By Saj Sri-Kumar
Soccer-playing robots and go-karts were among the attractions at STEM Fest during activities period on Monday morning.
The event, hosted by the Science, Technology, Engineering and Mathematics committee, featured displays of projects done by classes and clubs during the school year.
A major attractions was the soccer-playing robot built by the Robotics Club. The robot was featured in the nationwide For Inspiration and Recognition of Science and Technology competition, where it placed 15th out of 60.
Computer science teacher Jacob Hazardâs Advanced Topics in Computer Science class displayed projects that they had been preparing for the entire school year.
The projects “are totally self-designed,” Hazard said. “They help each other to complete them.”
Spencer Gordon â10, one of Hazardâs students, presented his computer game at the STEM Fest. Gordonâs game was “tile-based,” a style of video game programming that uses a square grid of tiles for each level. Almost every classic video game, from Mario to Zelda, uses tiles to animate them, Gordon said. “Instead of animating a different sky for each level, you can make one sky tile and fill in the background. You can make a tile for ground, for water, and nearly everything else.”
Gordon said that basing his video game on tile made the programming much more efficient, and as a result, he was able to finish the game in under a year.
Sticking with the same computer game theme as Gordon, Nick Treuer â10 designed his own version of Nintendoâs classic game Super Mario. Truer found that programming the game took much longer than he expected, but he believes that his version “is better than the original.”
Many of Hazardâs students designed applications to run on cell phones, such as Appleâs iPhone and phones with Googleâs Android operating system. Nick Mancall-Bitel â10 designed a drum machine simulator for the iPhone that he plans to publish in the near future.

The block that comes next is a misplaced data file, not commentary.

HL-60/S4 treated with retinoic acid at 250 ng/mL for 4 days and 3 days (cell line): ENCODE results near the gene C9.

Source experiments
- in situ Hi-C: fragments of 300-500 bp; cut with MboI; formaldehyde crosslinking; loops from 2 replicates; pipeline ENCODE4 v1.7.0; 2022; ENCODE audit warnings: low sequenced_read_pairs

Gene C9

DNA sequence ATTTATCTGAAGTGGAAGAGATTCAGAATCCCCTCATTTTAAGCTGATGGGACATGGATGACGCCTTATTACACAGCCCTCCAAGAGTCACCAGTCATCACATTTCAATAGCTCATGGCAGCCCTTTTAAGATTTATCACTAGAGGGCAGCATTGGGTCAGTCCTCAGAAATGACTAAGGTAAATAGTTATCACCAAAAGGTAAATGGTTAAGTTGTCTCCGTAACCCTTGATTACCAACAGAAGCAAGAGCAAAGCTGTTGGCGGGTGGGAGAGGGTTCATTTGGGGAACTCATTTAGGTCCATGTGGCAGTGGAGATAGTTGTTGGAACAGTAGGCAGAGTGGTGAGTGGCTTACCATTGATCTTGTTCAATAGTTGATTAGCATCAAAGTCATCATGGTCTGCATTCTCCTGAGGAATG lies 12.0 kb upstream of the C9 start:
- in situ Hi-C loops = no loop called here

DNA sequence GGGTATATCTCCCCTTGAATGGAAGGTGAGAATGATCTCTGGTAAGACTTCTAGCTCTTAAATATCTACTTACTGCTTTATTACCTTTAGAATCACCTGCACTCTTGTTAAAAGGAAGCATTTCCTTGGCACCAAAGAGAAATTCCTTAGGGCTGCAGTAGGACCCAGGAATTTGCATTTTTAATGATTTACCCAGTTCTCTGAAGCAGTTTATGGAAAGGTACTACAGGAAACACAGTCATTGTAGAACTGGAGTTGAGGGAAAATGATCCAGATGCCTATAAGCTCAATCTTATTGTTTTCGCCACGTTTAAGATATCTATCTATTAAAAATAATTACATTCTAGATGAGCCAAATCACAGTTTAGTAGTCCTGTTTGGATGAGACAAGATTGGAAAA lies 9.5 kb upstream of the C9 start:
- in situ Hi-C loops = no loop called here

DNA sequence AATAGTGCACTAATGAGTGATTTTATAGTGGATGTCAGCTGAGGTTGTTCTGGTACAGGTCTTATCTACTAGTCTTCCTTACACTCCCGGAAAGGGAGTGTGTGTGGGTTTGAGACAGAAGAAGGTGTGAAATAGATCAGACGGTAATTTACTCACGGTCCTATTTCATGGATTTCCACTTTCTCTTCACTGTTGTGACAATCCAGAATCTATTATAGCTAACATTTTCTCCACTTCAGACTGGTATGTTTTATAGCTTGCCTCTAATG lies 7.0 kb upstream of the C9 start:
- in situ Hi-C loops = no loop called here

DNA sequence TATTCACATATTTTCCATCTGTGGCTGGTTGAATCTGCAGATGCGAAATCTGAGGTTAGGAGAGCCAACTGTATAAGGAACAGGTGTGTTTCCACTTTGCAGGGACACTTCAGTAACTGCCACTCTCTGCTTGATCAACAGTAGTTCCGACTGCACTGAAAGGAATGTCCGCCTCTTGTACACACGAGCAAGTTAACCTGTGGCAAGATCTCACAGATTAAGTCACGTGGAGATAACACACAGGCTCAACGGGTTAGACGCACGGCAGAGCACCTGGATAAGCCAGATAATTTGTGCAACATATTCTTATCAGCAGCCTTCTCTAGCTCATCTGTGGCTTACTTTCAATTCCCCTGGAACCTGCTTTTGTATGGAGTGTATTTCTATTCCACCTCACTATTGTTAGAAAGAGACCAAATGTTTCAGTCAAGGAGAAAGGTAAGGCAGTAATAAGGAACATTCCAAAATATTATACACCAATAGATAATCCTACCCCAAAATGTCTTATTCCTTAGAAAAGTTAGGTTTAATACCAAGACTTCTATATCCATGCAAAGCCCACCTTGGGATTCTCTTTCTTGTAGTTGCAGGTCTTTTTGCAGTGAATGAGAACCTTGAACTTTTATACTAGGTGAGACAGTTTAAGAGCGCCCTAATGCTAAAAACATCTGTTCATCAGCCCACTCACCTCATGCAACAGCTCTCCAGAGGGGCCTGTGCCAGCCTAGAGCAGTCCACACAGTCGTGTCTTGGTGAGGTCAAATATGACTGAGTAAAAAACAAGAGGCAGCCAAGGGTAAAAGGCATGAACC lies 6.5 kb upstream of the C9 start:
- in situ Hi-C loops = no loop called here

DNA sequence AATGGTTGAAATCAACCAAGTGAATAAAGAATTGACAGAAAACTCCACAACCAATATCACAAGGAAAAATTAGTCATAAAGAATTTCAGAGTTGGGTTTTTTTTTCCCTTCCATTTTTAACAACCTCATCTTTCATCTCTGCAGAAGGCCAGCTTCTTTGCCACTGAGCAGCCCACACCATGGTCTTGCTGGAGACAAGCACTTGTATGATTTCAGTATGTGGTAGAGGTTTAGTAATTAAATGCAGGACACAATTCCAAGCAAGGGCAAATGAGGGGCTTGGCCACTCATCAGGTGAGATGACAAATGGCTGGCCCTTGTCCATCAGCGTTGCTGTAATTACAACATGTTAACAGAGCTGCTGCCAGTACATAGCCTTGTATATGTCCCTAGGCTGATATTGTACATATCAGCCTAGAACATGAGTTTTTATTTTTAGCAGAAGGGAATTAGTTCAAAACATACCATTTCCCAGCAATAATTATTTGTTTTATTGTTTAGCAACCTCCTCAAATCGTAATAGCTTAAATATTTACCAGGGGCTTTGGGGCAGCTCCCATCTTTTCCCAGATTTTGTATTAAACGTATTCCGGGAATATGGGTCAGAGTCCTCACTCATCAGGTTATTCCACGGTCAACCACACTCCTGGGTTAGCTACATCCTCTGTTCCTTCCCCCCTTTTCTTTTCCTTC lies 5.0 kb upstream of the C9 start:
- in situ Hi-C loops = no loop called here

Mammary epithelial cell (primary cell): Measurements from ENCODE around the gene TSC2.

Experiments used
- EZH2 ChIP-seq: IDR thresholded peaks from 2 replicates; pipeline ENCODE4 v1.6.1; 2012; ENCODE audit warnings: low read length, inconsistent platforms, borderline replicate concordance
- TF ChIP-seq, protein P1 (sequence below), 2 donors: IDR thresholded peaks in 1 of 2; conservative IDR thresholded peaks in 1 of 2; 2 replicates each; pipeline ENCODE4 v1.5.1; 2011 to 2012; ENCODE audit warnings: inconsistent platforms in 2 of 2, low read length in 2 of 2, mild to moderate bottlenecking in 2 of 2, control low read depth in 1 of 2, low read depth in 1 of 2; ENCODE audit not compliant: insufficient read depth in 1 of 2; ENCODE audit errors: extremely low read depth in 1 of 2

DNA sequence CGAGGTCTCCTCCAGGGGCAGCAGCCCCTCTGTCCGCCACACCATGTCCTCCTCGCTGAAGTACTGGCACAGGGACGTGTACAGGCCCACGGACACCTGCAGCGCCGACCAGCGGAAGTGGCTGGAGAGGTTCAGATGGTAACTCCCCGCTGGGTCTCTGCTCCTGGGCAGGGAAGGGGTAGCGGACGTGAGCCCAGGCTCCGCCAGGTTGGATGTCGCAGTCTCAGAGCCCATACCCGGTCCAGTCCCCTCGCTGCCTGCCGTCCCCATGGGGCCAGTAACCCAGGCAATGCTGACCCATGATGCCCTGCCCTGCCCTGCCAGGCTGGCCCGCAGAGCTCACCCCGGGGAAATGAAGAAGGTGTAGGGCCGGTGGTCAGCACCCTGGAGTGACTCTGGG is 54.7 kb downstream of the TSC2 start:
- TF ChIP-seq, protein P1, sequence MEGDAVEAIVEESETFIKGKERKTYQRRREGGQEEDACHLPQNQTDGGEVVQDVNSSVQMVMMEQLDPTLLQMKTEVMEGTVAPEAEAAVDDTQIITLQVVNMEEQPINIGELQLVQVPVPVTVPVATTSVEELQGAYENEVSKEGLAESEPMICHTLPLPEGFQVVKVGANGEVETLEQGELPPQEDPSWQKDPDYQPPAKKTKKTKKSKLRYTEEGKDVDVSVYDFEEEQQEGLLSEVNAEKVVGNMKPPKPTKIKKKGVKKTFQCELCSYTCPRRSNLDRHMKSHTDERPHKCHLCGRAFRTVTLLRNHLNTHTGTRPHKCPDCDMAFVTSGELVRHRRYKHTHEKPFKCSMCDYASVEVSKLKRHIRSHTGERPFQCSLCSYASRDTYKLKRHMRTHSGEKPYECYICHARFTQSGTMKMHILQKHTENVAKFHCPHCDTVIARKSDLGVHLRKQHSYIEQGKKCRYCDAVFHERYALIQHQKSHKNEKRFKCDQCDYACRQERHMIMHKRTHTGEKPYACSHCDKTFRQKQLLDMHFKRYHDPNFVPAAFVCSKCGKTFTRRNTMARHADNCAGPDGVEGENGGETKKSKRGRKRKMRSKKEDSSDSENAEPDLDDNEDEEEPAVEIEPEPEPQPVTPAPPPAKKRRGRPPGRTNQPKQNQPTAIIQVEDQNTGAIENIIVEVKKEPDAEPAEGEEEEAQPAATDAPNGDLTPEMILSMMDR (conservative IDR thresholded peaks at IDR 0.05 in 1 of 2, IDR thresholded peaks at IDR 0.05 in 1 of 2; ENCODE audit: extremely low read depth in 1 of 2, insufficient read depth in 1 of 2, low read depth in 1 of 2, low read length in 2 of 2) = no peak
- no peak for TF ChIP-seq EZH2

The Computer Science Club demonstrated two projects. Gabe Benjaminâs â11 iHW iPhone application, which was featured in the April issue of The Chronicle, was displayed alongside the clubâs simulation of the ancient Chinese board game Go.
As part of their project for science teacher Antonio Nassarâs Studies in Scientific Research class, Riley Guerin â11 and Niko Natsis â11 displayed the go-kart they made. Guerin and Natsis put together their go-kart by building a frame and adding an engine that they had purchased.
They tested it with different gasoline octane levels, and found that a higher octane level resulted in higher efficiency. They also experimented by cleaning out parts of the engine and found that the resulting increased oxygen exposure also increased the efficiency of the engine.
STEM Fest had three main purposes, according to Upper School Math Department Head Paula Evans, who organized the event.
The first purpose was to celebrate the accomplishments of the students and allow them to present their projects to the school community. Students can “meet the robot and check out the weather balloon whose ride was featured on NBC,” Evans said, referring to the SSR students who took video of the Earthâs curvature from a weather balloon they launched.
Second, the event meant to be educational. Exhibits by student researchers on topics such as using technology to alleviate poverty and help the environment were accompanied by discussions with researchers on smaller topics. Evans referred specifically to Alex Glancyâs â10 and Jaqui Leeâs â10 solar cooker, which is the same model as the ones being distributed to refugee camps in Chad.
Finally, the event was supposed to be fun for all students, Evans said. The STEM committee hired a DJ and served refreshments such as Jamba Juice smoothies and cookies.